Symptoms of chronic obstructive pulmonary disease (COPD) often do not appear until the lungs have already been significantly damaged, which can make COPD difficult to diagnose. This is true for both emphysema and chronic bronchitis. When mild symptoms do occur, they can sometimes be mistaken for other conditions like asthma or congestive heart failure. Symptoms usually become more severe as COPD progresses.
It’s common for people with COPD to experience periods during which their symptoms become worse. These episodes are called flare-ups (or exacerbations) and generally last for several days.
Early diagnosis and treatment can help slow the progression of COPD. If you have one or more common symptoms of COPD, talk to your doctor. You may benefit from a referral to a Temple pulmonologist.
The most common symptoms of COPD include:
- A cough that’s constant or produces a lot of mucus
- Shortness of breath, particularly during activity
- Chest tightness
- Need to clear your throat first thing in the morning due to excess mucus in the lungs
- Low energy
- Frequent respiratory infections
Severe or advanced COPD may cause other symptoms, such as:
- Swelling in the ankles, legs or feet
- Lower muscle endurance
- Unintended weight loss
If you have advanced symptoms of COPD, it’s important that you seek expert care to prevent worsening symptoms. Request an appointment with a Temple pulmonologist or call 800-TEMPLE-MED (800-836-7536) today.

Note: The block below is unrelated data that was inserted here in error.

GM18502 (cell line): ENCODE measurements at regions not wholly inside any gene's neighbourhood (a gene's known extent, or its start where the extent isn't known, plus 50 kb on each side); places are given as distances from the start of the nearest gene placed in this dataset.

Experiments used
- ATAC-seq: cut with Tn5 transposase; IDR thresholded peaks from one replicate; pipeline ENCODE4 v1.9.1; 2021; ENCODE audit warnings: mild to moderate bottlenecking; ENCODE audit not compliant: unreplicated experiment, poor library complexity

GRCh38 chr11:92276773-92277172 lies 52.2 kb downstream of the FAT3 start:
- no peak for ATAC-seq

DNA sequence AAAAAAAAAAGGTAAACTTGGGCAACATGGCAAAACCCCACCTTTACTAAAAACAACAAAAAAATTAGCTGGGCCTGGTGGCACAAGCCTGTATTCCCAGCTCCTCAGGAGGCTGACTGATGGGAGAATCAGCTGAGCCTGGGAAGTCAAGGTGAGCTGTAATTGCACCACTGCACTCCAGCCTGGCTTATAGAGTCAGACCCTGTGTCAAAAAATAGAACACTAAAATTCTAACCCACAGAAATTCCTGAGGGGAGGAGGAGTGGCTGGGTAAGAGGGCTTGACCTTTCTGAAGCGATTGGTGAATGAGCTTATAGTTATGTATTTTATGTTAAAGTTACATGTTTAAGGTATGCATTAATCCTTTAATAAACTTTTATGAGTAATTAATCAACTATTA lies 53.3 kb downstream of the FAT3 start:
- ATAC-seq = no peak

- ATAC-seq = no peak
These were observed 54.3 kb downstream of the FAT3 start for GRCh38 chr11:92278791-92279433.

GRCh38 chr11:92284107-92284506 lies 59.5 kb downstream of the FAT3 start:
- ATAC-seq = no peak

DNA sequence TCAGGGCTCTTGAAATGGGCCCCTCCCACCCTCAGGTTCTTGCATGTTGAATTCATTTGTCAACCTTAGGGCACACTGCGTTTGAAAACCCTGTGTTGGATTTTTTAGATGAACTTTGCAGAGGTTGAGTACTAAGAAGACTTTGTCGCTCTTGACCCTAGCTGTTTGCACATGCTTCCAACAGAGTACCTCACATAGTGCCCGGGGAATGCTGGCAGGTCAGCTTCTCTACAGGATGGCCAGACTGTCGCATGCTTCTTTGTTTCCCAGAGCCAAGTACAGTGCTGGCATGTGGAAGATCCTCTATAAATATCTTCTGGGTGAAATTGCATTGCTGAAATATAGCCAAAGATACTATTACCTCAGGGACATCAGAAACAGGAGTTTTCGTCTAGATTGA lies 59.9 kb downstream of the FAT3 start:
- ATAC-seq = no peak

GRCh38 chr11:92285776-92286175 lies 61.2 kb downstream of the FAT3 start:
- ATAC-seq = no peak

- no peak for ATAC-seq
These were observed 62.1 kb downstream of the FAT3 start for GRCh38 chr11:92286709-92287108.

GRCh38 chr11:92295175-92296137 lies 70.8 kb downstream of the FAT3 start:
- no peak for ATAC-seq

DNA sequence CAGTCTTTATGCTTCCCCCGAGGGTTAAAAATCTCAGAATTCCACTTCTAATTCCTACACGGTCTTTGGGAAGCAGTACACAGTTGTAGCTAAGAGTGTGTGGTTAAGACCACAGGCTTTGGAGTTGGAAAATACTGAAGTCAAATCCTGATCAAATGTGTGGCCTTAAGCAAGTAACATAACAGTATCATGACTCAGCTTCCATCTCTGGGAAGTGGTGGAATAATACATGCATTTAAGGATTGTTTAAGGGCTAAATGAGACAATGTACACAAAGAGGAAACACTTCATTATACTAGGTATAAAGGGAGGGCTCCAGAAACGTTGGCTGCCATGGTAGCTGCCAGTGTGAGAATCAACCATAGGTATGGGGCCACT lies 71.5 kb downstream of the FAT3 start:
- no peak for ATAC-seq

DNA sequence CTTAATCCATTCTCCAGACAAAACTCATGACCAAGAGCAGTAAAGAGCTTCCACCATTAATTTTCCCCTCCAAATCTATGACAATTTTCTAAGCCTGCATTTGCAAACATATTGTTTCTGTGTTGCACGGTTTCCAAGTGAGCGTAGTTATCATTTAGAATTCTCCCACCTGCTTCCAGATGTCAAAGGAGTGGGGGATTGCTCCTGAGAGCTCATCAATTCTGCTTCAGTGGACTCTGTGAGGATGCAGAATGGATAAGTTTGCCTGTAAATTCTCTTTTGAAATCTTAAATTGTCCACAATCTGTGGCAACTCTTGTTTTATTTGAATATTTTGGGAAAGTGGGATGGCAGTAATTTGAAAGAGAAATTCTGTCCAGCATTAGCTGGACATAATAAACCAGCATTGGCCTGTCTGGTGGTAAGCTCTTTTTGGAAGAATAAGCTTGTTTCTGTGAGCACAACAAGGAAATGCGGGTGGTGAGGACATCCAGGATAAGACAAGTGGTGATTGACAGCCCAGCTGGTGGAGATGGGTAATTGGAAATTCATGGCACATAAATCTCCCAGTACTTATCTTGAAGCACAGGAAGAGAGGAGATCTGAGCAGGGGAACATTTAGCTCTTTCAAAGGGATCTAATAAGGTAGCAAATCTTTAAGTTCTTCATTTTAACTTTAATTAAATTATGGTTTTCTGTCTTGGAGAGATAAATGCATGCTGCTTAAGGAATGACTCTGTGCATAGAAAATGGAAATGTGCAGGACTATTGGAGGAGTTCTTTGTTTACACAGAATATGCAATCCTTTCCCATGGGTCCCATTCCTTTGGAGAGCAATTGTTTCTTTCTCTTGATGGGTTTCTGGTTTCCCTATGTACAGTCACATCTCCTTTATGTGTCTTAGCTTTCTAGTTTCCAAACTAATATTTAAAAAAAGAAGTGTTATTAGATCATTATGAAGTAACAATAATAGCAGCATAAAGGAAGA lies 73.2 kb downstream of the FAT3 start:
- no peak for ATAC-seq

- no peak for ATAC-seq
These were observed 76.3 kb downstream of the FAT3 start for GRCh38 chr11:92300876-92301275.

More serious symptoms require treatment in a hospital. Go to your nearest emergency room or call 911 if you’re experiencing:
- Hard time catching your breath or talking
- Blue or gray lips or fingernails
- Feel foggy, or are not mentally alert
- Fast heartbeat
- Prescribed treatment for worsening symptoms is not working
COPD is the fourth leading cause of death in the U.S. While there is no cure, treatments are available to help reduce your chance of complications and help you lead a more normal life.
If left untreated, COPD may lead to:
- Decreased ability to breathe over time
- Depression, which is linked to a decrease in activity
- Heart problems
- High blood pressure in lung arteries, called pulmonary hypertension
- Higher susceptibility to respiratory infections such as the flu
- Lung cancer
- Reduced life expectancy — Average life expectancy of a COPD patient is 5 to 14 years following diagnosis, depending on the stage.
Lifestyle Changes Help Manage Symptoms
If you have COPD, you can take steps to breathe better and slow damage to your lungs. These include:
- Quit smoking
- Avoid smoke, air pollution and other second-hand chemicals
- Drink 6 to 8 glasses of water a day, unless otherwise directed by your doctor
- Eat nutritious meals as part of a well-balanced diet
- Exercise under the guidance of your doctor
- Get enough sleep without using sleep aids, such as sleeping pills
- Try not to breathe too deeply or quickly after coughing
Ready for an Appointment?
If you're experiencing signs or symptoms of COPD, schedule an appointment or call 800-TEMPLE-MED (800-836-7536) today.
Learn more about our doctors and care team who diagnose and treat COPD.